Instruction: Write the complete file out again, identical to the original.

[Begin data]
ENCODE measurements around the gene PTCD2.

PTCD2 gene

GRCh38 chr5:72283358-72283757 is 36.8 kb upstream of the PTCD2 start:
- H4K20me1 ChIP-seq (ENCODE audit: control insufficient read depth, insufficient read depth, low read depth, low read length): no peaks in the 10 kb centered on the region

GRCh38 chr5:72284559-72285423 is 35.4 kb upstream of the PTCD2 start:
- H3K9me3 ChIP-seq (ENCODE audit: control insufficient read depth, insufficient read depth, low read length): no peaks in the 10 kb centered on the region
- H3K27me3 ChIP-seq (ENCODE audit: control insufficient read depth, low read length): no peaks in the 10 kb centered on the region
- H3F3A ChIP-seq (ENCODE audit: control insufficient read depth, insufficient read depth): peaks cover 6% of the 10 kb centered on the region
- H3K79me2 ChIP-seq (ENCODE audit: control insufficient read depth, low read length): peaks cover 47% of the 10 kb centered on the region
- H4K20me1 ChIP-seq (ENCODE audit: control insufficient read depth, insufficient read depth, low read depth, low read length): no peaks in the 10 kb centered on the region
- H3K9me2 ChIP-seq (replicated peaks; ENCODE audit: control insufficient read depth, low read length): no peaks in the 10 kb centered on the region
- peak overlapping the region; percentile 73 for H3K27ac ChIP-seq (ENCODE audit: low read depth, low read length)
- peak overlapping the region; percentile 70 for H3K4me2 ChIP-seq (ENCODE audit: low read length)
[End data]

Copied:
ENCODE measurements around the gene PTCD2.

PTCD2 gene

GRCh38 chr5:72283358-72283757 is 36.8 kb upstream of the PTCD2 start:
- H4K20me1 ChIP-seq (ENCODE audit: control insufficient read depth, insufficient read depth, low read depth, low read length): no peaks in the 10 kb centered on the region

GRCh38 chr5:72284559-72285423 is 35.4 kb upstream of the PTCD2 start:
- H3K9me3 ChIP-seq (ENCODE audit: control insufficient read depth, insufficient read depth, low read length): no peaks in the 10 kb centered on the region
- H3K27me3 ChIP-seq (ENCODE audit: control insufficient read depth, low read length): no peaks in the 10 kb centered on the region
- H3F3A ChIP-seq (ENCODE audit: control insufficient read depth, insufficient read depth): peaks cover 6% of the 10 kb centered on the region
- H3K79me2 ChIP-seq (ENCODE audit: control insufficient read depth, low read length): peaks cover 47% of the 10 kb centered on the region
- H4K20me1 ChIP-seq (ENCODE audit: control insufficient read depth, insufficient read depth, low read depth, low read length): no peaks in the 10 kb centered on the region
- H3K9me2 ChIP-seq (replicated peaks; ENCODE audit: control insufficient read depth, low read length): no peaks in the 10 kb centered on the region
- peak overlapping the region; percentile 73 for H3K27ac ChIP-seq (ENCODE audit: low read depth, low read length)
- peak overlapping the region; percentile 70 for H3K4me2 ChIP-seq (ENCODE audit: low read length)